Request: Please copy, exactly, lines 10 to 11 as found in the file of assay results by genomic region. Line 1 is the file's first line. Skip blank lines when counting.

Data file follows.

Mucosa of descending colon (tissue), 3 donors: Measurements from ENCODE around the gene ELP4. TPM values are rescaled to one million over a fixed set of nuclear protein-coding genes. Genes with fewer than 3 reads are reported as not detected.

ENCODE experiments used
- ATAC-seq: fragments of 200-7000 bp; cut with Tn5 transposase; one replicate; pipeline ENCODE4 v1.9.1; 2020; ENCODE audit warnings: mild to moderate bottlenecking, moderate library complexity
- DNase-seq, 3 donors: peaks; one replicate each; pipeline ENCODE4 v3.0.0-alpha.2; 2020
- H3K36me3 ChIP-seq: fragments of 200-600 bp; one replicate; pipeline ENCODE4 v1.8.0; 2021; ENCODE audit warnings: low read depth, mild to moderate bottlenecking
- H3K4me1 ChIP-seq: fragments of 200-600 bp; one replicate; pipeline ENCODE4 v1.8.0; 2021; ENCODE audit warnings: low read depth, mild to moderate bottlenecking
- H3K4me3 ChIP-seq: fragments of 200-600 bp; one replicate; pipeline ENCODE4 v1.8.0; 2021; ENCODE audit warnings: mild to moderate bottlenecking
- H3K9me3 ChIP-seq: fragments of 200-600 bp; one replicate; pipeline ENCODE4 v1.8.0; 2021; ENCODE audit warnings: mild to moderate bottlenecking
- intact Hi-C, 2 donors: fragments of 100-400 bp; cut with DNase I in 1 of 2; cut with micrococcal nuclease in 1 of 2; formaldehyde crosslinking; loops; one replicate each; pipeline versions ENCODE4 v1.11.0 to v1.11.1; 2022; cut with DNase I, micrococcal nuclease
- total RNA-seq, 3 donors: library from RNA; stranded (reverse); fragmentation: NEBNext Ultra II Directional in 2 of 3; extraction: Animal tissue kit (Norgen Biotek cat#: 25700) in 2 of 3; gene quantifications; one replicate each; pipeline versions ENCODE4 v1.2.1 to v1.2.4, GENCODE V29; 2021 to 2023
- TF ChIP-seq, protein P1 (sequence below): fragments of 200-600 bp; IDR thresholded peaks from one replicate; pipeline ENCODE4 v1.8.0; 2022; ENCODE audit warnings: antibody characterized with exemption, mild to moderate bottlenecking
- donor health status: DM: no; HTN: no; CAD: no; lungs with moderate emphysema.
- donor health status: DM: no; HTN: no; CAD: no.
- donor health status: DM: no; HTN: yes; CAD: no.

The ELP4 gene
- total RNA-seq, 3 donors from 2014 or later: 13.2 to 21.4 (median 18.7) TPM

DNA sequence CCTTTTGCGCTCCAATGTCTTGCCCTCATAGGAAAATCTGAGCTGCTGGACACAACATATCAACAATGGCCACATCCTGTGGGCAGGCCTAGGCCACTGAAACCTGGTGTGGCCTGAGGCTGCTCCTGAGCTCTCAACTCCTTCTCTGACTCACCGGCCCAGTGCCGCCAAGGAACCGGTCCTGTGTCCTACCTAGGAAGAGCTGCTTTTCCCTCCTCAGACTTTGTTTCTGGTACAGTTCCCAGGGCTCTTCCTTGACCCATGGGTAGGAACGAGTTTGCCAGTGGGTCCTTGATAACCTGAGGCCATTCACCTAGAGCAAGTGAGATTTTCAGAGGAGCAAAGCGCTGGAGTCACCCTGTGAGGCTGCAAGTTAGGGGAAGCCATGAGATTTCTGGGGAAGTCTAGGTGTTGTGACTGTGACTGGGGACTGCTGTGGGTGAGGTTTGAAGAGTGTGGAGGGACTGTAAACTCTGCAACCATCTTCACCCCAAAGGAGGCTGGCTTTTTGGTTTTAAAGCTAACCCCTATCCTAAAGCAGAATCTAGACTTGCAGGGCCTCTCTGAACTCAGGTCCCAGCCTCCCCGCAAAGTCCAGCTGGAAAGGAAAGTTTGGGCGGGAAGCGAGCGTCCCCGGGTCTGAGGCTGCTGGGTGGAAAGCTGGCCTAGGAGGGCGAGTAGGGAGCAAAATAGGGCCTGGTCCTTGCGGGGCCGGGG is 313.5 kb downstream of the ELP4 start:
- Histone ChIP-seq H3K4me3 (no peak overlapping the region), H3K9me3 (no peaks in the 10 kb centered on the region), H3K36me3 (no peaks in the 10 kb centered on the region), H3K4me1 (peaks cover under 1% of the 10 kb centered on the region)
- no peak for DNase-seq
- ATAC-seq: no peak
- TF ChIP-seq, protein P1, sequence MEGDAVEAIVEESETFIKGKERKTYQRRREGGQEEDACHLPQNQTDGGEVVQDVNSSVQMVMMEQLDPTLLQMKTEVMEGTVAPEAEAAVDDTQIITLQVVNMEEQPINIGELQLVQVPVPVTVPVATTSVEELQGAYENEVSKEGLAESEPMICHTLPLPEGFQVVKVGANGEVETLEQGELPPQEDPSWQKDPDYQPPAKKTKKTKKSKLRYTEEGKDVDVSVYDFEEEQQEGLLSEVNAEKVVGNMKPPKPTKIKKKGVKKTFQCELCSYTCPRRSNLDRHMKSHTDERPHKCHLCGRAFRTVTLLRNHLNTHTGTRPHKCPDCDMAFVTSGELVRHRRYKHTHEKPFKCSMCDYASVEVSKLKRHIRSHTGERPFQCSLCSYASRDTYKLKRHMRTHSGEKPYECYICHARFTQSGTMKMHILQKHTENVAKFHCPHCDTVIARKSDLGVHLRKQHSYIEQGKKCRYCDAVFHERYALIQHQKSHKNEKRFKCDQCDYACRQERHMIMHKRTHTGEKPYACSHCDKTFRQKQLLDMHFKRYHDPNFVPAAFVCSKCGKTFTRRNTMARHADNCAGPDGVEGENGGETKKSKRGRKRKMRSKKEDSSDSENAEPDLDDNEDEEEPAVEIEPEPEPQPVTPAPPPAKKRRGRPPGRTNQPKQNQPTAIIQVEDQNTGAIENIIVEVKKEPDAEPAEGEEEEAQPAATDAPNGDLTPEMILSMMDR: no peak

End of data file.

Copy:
- total RNA-seq, 3 donors: library from RNA; stranded (reverse); fragmentation: NEBNext Ultra II Directional in 2 of 3; extraction: Animal tissue kit (Norgen Biotek cat#: 25700) in 2 of 3; gene quantifications; one replicate each; pipeline versions ENCODE4 v1.2.1 to v1.2.4, GENCODE V29; 2021 to 2023
- TF ChIP-seq, protein P1 (sequence below): fragments of 200-600 bp; IDR thresholded peaks from one replicate; pipeline ENCODE4 v1.8.0; 2022; ENCODE audit warnings: antibody characterized with exemption, mild to moderate bottlenecking